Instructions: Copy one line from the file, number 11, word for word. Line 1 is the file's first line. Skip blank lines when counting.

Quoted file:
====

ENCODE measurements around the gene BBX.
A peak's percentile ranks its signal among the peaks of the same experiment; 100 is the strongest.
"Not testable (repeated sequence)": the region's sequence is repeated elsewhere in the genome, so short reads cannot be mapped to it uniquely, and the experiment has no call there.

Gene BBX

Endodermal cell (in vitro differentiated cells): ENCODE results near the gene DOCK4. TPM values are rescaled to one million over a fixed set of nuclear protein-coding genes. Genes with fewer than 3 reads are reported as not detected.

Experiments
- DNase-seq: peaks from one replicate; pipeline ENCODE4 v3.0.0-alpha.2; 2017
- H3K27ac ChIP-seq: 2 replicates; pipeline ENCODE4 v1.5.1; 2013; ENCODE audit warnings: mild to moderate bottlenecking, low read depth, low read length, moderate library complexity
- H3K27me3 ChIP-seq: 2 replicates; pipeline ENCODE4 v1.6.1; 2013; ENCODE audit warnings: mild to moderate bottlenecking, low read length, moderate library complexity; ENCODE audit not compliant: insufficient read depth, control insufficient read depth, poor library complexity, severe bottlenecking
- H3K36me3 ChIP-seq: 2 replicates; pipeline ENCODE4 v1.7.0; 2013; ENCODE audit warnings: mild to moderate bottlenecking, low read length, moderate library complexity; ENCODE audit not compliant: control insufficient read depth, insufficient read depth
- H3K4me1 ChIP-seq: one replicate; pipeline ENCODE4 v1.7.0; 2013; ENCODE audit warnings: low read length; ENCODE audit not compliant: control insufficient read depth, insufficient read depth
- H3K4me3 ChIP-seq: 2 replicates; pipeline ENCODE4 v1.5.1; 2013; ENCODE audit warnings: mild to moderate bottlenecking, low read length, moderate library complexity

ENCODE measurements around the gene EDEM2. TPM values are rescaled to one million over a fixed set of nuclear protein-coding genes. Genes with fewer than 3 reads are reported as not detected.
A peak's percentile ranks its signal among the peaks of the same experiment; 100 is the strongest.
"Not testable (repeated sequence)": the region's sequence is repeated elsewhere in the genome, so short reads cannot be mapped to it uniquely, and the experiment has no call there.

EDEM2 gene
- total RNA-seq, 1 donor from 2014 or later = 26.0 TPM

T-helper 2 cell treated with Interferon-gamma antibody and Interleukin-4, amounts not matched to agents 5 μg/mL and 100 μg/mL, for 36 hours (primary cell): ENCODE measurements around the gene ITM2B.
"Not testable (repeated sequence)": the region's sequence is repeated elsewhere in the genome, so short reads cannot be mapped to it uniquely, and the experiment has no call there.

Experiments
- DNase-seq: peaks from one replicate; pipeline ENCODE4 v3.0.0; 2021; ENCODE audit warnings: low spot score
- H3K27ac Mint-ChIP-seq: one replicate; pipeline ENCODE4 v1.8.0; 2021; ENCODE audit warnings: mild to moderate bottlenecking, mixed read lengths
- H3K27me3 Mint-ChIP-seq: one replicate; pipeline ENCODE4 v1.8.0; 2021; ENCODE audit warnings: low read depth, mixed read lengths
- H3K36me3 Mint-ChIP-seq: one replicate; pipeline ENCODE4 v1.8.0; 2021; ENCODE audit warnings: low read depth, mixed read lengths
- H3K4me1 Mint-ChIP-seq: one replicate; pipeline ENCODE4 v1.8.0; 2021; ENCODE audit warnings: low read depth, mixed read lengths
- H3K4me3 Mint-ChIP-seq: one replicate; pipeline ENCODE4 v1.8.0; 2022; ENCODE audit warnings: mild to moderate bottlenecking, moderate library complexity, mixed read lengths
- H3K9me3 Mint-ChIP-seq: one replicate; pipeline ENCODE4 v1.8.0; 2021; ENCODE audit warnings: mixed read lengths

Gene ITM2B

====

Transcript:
- H3K4me1 ChIP-seq: one replicate; pipeline ENCODE4 v1.7.0; 2013; ENCODE audit warnings: low read length; ENCODE audit not compliant: control insufficient read depth, insufficient read depth